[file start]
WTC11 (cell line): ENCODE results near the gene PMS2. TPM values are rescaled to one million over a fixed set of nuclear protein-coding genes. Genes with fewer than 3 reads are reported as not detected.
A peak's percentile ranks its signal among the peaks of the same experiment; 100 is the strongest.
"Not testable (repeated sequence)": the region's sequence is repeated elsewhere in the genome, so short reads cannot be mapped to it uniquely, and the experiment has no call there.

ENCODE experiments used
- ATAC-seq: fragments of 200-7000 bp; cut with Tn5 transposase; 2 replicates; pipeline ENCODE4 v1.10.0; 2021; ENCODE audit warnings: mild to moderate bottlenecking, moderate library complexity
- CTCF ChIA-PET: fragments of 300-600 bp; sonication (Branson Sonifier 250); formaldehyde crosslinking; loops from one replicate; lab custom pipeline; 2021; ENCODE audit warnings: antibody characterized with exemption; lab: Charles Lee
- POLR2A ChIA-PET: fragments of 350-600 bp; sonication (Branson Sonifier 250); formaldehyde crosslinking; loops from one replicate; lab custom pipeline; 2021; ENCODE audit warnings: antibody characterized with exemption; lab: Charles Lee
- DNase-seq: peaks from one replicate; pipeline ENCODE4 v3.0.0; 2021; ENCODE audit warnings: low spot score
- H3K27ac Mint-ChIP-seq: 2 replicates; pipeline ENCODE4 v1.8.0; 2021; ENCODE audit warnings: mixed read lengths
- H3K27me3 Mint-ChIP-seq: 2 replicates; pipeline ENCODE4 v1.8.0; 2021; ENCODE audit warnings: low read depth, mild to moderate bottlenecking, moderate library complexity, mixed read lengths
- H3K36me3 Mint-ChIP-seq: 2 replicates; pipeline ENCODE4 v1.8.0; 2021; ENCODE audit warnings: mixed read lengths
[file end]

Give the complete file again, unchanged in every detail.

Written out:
WTC11 (cell line): ENCODE results near the gene PMS2. TPM values are rescaled to one million over a fixed set of nuclear protein-coding genes. Genes with fewer than 3 reads are reported as not detected.
A peak's percentile ranks its signal among the peaks of the same experiment; 100 is the strongest.
"Not testable (repeated sequence)": the region's sequence is repeated elsewhere in the genome, so short reads cannot be mapped to it uniquely, and the experiment has no call there.

ENCODE experiments used
- ATAC-seq: fragments of 200-7000 bp; cut with Tn5 transposase; 2 replicates; pipeline ENCODE4 v1.10.0; 2021; ENCODE audit warnings: mild to moderate bottlenecking, moderate library complexity
- CTCF ChIA-PET: fragments of 300-600 bp; sonication (Branson Sonifier 250); formaldehyde crosslinking; loops from one replicate; lab custom pipeline; 2021; ENCODE audit warnings: antibody characterized with exemption; lab: Charles Lee
- POLR2A ChIA-PET: fragments of 350-600 bp; sonication (Branson Sonifier 250); formaldehyde crosslinking; loops from one replicate; lab custom pipeline; 2021; ENCODE audit warnings: antibody characterized with exemption; lab: Charles Lee
- DNase-seq: peaks from one replicate; pipeline ENCODE4 v3.0.0; 2021; ENCODE audit warnings: low spot score
- H3K27ac Mint-ChIP-seq: 2 replicates; pipeline ENCODE4 v1.8.0; 2021; ENCODE audit warnings: mixed read lengths
- H3K27me3 Mint-ChIP-seq: 2 replicates; pipeline ENCODE4 v1.8.0; 2021; ENCODE audit warnings: low read depth, mild to moderate bottlenecking, moderate library complexity, mixed read lengths
- H3K36me3 Mint-ChIP-seq: 2 replicates; pipeline ENCODE4 v1.8.0; 2021; ENCODE audit warnings: mixed read lengths